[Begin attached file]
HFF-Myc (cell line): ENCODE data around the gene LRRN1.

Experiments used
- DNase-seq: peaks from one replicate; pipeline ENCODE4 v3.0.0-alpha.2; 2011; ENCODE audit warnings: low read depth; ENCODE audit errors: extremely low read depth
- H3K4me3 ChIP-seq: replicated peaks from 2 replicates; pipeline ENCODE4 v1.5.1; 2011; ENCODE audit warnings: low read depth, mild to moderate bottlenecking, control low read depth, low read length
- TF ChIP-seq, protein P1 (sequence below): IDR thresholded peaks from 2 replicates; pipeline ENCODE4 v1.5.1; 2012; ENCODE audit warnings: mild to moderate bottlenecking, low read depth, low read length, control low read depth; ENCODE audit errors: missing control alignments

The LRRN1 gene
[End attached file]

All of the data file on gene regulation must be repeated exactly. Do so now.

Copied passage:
HFF-Myc (cell line): ENCODE data around the gene LRRN1.

Experiments used
- DNase-seq: peaks from one replicate; pipeline ENCODE4 v3.0.0-alpha.2; 2011; ENCODE audit warnings: low read depth; ENCODE audit errors: extremely low read depth
- H3K4me3 ChIP-seq: replicated peaks from 2 replicates; pipeline ENCODE4 v1.5.1; 2011; ENCODE audit warnings: low read depth, mild to moderate bottlenecking, control low read depth, low read length
- TF ChIP-seq, protein P1 (sequence below): IDR thresholded peaks from 2 replicates; pipeline ENCODE4 v1.5.1; 2012; ENCODE audit warnings: mild to moderate bottlenecking, low read depth, low read length, control low read depth; ENCODE audit errors: missing control alignments

The LRRN1 gene